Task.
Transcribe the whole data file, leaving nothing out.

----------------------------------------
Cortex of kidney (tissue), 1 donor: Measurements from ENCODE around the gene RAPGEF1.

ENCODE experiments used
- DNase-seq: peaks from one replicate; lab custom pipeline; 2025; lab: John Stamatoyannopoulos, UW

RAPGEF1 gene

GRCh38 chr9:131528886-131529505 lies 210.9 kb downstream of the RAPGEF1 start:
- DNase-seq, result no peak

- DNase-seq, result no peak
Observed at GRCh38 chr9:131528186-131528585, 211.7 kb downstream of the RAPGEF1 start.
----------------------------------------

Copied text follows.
Cortex of kidney (tissue), 1 donor: Measurements from ENCODE around the gene RAPGEF1.

ENCODE experiments used
- DNase-seq: peaks from one replicate; lab custom pipeline; 2025; lab: John Stamatoyannopoulos, UW

RAPGEF1 gene

GRCh38 chr9:131528886-131529505 lies 210.9 kb downstream of the RAPGEF1 start:
- DNase-seq, result no peak

- DNase-seq, result no peak
Observed at GRCh38 chr9:131528186-131528585, 211.7 kb downstream of the RAPGEF1 start.